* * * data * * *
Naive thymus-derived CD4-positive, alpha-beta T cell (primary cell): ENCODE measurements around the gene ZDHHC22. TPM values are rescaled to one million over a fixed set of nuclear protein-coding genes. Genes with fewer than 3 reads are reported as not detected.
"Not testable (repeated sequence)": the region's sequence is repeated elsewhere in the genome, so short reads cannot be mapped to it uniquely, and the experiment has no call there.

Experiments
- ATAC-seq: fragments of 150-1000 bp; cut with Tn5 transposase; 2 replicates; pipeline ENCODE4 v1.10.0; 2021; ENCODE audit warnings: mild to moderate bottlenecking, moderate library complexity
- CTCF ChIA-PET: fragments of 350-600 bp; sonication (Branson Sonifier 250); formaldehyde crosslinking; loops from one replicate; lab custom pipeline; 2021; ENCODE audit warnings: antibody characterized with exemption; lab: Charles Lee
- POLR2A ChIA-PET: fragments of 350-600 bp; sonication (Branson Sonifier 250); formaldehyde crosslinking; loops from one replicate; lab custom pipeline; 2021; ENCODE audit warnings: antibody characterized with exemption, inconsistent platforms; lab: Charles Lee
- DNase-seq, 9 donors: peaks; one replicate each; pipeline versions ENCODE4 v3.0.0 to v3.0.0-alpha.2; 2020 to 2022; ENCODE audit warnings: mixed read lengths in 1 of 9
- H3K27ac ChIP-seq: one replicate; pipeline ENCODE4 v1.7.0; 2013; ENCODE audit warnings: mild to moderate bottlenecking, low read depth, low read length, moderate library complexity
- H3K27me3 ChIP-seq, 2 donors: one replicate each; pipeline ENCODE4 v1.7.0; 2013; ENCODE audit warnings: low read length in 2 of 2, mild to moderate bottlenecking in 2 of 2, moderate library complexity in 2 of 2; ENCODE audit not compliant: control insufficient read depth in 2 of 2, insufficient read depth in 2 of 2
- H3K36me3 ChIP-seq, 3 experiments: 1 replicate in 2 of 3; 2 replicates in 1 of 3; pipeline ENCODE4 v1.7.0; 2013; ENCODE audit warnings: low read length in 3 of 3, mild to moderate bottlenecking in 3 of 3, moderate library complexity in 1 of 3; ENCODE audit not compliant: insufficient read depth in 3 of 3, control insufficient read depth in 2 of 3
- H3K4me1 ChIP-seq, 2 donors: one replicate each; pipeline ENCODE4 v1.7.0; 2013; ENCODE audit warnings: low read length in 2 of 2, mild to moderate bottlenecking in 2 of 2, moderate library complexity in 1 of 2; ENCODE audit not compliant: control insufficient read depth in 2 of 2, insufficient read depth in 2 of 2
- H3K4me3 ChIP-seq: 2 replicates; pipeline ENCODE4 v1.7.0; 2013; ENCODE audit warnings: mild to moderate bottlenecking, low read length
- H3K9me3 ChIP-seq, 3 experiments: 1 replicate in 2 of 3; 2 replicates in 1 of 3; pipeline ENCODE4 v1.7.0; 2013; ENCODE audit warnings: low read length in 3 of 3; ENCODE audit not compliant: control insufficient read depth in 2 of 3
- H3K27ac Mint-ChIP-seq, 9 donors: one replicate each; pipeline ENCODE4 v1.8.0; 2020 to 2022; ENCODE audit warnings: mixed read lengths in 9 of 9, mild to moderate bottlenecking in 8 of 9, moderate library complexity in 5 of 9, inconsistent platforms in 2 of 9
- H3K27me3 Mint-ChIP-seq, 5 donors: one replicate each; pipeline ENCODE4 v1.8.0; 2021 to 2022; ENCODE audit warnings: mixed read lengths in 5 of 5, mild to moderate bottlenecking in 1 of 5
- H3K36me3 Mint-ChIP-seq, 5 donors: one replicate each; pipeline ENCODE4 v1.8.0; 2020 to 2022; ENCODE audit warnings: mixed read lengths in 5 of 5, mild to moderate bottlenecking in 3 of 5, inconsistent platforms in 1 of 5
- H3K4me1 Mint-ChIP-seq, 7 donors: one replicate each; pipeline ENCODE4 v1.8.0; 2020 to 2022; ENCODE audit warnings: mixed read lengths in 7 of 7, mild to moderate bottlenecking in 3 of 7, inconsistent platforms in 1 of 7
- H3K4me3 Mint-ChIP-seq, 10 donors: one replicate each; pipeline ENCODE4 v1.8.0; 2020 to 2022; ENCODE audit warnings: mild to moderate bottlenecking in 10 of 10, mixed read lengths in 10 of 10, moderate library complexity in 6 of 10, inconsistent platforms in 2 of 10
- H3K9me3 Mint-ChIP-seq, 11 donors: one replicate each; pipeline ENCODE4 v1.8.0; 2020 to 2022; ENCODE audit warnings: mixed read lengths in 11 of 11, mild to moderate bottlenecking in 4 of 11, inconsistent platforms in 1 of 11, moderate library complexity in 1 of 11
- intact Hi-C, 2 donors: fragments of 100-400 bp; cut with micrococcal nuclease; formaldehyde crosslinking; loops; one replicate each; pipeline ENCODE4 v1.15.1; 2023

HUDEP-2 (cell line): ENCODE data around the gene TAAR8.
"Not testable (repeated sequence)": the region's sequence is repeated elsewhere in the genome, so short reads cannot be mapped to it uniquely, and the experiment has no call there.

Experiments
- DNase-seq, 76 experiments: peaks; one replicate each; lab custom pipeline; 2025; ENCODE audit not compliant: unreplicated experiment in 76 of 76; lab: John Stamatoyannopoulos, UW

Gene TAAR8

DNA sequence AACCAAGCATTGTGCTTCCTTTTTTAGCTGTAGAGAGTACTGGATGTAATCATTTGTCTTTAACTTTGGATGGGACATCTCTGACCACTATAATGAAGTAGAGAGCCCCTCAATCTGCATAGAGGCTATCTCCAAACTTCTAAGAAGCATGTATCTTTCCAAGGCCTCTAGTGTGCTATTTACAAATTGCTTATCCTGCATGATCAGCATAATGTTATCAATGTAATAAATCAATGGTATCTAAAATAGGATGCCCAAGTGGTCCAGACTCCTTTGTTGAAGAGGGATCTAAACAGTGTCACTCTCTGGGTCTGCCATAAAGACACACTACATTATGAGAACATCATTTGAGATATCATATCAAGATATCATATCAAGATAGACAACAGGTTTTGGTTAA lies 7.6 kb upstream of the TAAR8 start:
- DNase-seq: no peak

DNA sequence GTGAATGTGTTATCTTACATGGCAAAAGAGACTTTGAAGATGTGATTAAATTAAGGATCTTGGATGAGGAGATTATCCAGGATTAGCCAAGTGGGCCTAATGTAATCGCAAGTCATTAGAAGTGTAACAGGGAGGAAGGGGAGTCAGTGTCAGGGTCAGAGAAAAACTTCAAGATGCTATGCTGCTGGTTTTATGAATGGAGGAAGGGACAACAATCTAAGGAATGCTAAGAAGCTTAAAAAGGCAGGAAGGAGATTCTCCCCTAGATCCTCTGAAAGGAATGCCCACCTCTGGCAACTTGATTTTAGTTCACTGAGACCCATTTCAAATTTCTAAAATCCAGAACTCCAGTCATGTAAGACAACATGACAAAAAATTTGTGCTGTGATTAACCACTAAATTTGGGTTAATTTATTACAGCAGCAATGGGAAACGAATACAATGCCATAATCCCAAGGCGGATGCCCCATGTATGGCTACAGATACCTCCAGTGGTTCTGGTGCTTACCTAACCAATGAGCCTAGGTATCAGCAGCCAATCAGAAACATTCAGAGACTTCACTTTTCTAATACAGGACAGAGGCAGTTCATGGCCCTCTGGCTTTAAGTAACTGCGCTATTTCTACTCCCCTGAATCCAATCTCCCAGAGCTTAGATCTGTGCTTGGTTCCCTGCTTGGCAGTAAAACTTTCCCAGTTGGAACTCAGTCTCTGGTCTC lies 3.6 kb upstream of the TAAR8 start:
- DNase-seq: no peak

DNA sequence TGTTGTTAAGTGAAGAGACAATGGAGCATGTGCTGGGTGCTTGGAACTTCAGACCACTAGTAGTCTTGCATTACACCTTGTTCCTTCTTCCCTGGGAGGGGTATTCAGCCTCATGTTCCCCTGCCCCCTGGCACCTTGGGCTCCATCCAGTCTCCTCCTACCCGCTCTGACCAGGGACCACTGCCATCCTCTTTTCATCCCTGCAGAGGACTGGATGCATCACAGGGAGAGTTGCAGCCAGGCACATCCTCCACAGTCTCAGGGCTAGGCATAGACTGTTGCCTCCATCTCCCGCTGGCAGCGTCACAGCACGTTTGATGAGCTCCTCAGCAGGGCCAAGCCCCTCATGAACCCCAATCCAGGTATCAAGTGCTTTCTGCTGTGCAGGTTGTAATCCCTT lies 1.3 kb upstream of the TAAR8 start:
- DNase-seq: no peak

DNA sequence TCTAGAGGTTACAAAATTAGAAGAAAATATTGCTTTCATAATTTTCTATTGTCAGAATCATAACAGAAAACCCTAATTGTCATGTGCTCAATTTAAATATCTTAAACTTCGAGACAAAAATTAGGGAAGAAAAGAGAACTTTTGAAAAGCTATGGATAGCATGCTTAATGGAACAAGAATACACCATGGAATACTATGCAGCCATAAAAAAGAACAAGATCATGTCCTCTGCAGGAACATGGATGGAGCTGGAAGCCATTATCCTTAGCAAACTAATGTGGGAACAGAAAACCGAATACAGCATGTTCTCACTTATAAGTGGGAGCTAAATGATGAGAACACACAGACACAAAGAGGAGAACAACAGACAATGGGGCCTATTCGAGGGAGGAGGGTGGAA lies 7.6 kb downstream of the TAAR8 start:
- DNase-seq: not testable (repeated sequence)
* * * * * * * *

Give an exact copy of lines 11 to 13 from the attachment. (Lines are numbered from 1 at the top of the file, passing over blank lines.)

- H3K4me1 ChIP-seq, 2 donors: one replicate each; pipeline ENCODE4 v1.7.0; 2013; ENCODE audit warnings: low read length in 2 of 2, mild to moderate bottlenecking in 2 of 2, moderate library complexity in 1 of 2; ENCODE audit not compliant: control insufficient read depth in 2 of 2, insufficient read depth in 2 of 2
- H3K4me3 ChIP-seq: 2 replicates; pipeline ENCODE4 v1.7.0; 2013; ENCODE audit warnings: mild to moderate bottlenecking, low read length
- H3K9me3 ChIP-seq, 3 experiments: 1 replicate in 2 of 3; 2 replicates in 1 of 3; pipeline ENCODE4 v1.7.0; 2013; ENCODE audit warnings: low read length in 3 of 3; ENCODE audit not compliant: control insufficient read depth in 2 of 3